In environmental investigations, the relationship between the mark you put on the map and the physical location where a boring is drilled in the field can be tenuous. This can be addressed by doing a thorough initial survey before finalizing your plans (take lots of photos!), but sometimes things change. For example, the local utility-marking organization comes out a day or two earlier and shows that you have a rat's nest of lines right where you want to drill. Or you didn't look up, so you didn't see that a drill rig's mast would get completely tangled in the understory of the massive tree near your location.
Drill rigs can reach places you may not expect (fond memories of drilling on scary-steep slopes!), or may get hung up in places you didn't expect, either. And trees can blow over and random cars can get parked for days unexpectedly. So when preparing for an investigation, it's always best to clear a much larger area than you think you'll need, so you have the option of moving around... or if not, then having some flexibility with your drilling schedule so you can get the easy stuff first while you wait for new locations to be accepted and cleared.
Most of the time, moving over 5 or 10 or 20 feet doesn't impact the data you collect. If you have an especially small site or you're trying to place sentinel wells on the property boundary, you have less room to maneuver.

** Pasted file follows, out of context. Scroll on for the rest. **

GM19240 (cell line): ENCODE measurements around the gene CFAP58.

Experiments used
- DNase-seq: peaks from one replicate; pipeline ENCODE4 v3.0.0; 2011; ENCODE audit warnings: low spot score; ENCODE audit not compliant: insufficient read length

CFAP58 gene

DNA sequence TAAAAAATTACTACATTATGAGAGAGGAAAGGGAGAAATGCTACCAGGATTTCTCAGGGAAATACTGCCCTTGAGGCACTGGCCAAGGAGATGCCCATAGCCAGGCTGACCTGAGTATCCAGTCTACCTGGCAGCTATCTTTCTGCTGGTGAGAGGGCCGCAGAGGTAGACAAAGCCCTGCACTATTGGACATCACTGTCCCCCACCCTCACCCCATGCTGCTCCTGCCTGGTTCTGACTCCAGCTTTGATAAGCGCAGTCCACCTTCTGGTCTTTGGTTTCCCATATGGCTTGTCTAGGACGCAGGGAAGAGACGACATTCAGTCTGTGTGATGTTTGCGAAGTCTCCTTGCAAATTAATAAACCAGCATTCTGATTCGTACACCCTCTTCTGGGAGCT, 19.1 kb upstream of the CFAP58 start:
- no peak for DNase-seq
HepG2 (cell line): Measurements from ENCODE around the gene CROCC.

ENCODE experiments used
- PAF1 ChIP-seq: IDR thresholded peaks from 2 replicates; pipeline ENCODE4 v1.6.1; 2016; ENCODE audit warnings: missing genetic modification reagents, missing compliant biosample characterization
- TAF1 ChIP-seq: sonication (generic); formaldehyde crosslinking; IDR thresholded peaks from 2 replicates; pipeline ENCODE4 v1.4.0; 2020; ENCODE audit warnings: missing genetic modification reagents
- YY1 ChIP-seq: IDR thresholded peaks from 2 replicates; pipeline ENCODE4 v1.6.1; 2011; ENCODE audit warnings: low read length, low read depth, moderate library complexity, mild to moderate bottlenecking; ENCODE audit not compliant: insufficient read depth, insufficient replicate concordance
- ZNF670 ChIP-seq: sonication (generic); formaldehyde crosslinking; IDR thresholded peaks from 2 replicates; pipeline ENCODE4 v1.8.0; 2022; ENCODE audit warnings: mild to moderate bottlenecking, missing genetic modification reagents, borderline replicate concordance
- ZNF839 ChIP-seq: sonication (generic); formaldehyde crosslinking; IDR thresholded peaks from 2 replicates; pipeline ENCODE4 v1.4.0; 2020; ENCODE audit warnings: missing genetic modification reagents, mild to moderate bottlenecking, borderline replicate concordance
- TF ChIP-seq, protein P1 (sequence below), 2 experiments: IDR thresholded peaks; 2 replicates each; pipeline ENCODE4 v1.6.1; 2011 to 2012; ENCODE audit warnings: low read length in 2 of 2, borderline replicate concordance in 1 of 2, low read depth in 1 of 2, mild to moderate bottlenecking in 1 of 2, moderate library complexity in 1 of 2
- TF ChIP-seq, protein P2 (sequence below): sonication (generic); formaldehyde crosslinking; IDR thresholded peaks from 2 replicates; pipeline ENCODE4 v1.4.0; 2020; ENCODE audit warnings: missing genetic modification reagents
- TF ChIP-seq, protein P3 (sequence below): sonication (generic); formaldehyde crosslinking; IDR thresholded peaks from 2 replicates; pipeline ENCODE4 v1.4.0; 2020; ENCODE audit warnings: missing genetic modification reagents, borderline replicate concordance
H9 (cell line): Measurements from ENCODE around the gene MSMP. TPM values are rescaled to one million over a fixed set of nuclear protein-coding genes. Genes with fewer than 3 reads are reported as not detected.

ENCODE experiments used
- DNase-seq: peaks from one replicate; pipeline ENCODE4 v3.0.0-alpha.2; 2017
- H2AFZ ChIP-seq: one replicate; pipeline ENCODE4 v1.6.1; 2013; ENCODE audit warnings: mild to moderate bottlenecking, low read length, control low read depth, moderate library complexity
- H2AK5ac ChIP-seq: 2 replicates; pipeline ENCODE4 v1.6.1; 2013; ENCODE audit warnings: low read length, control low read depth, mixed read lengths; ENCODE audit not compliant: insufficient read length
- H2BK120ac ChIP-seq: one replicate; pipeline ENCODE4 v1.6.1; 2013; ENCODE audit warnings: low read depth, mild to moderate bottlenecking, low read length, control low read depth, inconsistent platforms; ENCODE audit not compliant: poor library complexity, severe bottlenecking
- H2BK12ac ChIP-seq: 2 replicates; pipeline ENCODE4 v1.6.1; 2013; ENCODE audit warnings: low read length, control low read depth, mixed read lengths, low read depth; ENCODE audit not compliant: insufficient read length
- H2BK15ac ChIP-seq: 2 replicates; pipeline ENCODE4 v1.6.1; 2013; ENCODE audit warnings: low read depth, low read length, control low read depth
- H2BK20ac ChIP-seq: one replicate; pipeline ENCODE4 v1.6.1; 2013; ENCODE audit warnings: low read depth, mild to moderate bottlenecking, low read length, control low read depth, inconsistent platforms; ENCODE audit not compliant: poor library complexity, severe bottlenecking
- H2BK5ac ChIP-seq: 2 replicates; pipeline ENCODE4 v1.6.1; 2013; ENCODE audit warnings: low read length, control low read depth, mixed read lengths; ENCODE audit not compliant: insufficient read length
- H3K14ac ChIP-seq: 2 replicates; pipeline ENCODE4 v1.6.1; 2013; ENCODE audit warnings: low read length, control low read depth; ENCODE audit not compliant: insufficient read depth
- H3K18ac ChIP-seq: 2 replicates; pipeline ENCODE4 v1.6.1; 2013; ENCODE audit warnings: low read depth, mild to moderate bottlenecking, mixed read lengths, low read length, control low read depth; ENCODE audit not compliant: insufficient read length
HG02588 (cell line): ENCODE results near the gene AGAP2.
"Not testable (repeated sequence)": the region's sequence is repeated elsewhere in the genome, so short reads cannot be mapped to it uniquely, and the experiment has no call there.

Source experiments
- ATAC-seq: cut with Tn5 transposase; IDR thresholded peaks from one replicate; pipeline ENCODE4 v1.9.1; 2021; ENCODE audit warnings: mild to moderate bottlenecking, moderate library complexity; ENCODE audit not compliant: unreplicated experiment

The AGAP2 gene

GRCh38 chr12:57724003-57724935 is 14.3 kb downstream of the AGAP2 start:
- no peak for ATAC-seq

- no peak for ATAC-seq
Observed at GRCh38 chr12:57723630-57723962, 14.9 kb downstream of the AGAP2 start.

However, I've worked on a few bedrock investigations where we were trying to target specific fractures. Usually we'd do surface geophysics (usually some combination of seismic, ground-penetrating radar, electromagnetic, or electrical conductivity/resistance studies) first to find potential water-bearing fractures, then we'd tag a particular spot for drilling. Drill rig access often didn't enter into it.
So that was how I found myself (and the driller) staring at a little pinflag next to a boulder, between two giant trees, in a saturated wetland. After a few phone calls, it was established that the fracture was close to vertical, so we couldn't just move over to intercept it a little deeper, and the signal petered out not very far away. After winching the drill rig in, supplying a breadcrumb trail of concrete blocks to stand on, and doing some amateur aerial branch cutting, we drilled... a dry hole. The technical lead asked if we had actually drilled on the exact correct spot. Well, not prescisely the same spot. Anyway, my bacon was saved when we did further investigation and established that we had actually intercepted what appeared to be the correct fracture. It just wasn't transmitting the water it was supposed to.
Always keep in mind that we have control over lots of different variables in environmental investigations. But we do not control the geology.